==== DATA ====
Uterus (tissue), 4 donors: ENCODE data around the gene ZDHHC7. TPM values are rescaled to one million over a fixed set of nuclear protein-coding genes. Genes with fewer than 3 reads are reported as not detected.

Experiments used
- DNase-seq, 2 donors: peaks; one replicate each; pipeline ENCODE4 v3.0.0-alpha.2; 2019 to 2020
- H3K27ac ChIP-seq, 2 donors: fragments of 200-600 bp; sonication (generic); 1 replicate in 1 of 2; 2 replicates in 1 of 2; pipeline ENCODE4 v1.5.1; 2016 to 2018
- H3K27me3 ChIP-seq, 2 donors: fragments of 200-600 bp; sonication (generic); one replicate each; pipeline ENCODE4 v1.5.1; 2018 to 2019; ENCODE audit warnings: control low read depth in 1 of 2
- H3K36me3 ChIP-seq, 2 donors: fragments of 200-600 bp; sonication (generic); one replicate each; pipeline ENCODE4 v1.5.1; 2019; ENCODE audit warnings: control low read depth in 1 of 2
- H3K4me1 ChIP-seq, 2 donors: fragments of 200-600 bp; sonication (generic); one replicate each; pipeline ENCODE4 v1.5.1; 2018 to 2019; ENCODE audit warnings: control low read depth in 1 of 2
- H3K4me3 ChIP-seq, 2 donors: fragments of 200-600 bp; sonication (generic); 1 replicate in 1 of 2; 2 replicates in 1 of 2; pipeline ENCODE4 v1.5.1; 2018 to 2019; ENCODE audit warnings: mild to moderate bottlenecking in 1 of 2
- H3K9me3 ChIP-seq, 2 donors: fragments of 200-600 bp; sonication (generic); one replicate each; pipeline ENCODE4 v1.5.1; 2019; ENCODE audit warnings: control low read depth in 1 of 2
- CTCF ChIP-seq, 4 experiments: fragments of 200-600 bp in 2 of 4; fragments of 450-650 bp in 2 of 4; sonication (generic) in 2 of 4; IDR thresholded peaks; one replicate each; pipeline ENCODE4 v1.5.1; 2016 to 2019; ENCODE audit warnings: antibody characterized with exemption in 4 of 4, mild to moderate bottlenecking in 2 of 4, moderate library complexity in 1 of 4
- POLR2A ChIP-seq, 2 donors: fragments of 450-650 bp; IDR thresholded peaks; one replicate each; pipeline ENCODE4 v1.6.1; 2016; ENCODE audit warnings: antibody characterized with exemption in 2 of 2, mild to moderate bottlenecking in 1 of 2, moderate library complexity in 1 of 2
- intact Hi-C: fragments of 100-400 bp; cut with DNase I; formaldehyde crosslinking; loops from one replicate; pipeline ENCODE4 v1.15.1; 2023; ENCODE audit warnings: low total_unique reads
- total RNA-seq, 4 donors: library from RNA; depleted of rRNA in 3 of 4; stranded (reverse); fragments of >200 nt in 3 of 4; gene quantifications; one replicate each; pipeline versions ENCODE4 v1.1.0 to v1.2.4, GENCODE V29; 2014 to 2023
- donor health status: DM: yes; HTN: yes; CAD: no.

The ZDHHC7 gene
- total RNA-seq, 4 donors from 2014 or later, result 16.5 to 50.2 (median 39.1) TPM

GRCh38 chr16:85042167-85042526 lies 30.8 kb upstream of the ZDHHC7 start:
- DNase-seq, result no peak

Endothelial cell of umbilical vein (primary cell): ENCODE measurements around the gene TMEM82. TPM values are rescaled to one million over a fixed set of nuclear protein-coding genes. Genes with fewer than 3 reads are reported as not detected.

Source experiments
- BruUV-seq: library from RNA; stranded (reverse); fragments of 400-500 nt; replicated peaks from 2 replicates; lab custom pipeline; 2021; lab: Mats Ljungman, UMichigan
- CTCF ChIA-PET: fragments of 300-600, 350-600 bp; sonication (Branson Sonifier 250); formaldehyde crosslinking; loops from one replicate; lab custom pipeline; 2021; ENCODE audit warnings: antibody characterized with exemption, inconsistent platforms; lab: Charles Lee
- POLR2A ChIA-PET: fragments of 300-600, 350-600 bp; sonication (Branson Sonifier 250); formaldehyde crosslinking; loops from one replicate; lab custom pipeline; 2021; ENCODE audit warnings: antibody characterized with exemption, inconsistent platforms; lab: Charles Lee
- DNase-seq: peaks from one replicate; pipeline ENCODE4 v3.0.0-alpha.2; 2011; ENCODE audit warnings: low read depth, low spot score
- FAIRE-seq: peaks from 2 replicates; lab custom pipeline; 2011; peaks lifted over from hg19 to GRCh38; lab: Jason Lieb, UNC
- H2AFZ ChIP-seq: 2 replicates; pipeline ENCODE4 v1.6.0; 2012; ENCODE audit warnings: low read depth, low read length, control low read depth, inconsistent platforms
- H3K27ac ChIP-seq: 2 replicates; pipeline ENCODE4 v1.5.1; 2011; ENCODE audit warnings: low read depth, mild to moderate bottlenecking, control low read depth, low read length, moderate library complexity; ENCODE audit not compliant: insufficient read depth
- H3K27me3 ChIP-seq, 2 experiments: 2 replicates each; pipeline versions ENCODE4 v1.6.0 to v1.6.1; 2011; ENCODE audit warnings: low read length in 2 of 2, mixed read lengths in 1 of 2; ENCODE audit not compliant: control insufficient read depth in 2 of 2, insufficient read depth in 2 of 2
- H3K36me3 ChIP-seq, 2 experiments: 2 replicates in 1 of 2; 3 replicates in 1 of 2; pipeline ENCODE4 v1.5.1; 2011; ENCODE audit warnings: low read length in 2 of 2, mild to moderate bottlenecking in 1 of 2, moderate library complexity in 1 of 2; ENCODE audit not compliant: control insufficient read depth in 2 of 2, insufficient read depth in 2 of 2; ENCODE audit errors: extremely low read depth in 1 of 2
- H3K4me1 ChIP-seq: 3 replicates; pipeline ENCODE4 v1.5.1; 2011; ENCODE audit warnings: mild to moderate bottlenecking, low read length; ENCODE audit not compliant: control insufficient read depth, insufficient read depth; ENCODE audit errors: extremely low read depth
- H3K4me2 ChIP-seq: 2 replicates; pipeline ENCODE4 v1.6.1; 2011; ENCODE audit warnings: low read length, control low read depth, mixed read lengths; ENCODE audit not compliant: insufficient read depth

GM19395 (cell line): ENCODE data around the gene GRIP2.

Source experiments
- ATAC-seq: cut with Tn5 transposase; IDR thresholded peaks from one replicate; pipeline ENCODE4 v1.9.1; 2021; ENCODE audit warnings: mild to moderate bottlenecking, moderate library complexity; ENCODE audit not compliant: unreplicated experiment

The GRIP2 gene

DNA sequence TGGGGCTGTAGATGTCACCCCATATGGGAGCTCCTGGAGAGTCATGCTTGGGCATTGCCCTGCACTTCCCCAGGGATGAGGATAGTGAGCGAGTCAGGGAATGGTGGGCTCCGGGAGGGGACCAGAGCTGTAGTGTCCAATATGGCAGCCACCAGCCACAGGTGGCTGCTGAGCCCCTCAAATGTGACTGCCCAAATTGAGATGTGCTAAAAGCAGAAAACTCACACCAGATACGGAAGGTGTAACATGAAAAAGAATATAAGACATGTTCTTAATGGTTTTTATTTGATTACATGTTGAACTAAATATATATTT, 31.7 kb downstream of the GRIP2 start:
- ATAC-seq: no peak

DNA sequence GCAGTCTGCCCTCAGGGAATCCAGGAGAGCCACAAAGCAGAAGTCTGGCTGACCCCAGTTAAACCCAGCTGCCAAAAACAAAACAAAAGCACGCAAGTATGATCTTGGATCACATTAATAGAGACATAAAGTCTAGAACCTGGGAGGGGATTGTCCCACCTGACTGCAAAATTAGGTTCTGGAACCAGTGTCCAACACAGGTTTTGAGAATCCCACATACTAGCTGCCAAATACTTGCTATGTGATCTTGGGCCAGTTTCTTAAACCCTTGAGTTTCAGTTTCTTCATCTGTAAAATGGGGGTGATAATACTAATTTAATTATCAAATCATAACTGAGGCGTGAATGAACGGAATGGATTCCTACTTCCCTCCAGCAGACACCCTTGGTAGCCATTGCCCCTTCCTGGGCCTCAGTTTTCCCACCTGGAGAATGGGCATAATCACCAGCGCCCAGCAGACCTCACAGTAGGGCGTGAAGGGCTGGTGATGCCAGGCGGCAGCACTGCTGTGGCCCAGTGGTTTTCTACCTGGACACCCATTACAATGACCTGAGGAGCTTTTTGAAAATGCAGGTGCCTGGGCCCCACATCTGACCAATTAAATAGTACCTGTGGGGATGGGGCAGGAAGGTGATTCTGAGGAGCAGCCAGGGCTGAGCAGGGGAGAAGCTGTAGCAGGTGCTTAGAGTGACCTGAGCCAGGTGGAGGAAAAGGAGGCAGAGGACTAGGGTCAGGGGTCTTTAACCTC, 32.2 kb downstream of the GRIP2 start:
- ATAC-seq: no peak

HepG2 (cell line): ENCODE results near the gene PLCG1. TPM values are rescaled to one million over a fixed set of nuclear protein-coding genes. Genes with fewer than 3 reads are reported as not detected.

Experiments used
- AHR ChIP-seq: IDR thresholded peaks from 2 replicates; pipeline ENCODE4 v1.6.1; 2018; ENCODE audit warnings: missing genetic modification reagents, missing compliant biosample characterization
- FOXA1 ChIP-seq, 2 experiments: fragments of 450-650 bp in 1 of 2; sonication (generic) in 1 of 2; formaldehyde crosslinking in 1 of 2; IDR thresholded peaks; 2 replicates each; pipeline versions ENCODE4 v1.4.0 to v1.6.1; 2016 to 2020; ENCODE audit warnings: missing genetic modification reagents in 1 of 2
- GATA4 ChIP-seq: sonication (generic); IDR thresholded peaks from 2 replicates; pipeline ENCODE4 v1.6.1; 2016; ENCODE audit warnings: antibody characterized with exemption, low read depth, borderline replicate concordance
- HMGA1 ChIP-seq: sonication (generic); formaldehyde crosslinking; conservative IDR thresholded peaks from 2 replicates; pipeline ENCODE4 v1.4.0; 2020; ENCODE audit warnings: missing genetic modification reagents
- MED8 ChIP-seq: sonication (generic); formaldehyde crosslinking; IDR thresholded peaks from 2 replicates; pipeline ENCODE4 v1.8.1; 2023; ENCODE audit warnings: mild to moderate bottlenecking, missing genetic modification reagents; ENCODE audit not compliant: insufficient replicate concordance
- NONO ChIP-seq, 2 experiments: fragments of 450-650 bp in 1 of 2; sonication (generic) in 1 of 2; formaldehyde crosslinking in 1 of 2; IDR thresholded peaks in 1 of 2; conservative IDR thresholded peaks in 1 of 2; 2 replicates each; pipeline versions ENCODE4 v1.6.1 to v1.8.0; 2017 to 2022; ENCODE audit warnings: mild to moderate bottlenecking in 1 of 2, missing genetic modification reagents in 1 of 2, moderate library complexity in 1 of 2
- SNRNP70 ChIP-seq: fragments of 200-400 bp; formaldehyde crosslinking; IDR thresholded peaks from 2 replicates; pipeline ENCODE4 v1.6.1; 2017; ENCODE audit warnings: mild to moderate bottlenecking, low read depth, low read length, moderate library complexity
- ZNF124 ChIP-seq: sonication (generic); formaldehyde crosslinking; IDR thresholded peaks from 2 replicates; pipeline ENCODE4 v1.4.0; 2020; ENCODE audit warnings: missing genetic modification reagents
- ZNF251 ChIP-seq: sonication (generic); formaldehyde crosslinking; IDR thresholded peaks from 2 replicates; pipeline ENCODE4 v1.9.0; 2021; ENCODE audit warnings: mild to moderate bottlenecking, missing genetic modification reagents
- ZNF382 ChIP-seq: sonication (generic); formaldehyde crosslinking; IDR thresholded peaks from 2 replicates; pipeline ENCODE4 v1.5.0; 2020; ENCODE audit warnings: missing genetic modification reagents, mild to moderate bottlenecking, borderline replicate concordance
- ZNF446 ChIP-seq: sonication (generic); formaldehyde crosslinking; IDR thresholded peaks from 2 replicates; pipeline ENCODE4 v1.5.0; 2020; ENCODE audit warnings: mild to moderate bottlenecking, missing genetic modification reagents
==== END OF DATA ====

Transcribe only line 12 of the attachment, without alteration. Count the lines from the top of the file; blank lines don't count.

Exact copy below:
- intact Hi-C: fragments of 100-400 bp; cut with DNase I; formaldehyde crosslinking; loops from one replicate; pipeline ENCODE4 v1.15.1; 2023; ENCODE audit warnings: low total_unique reads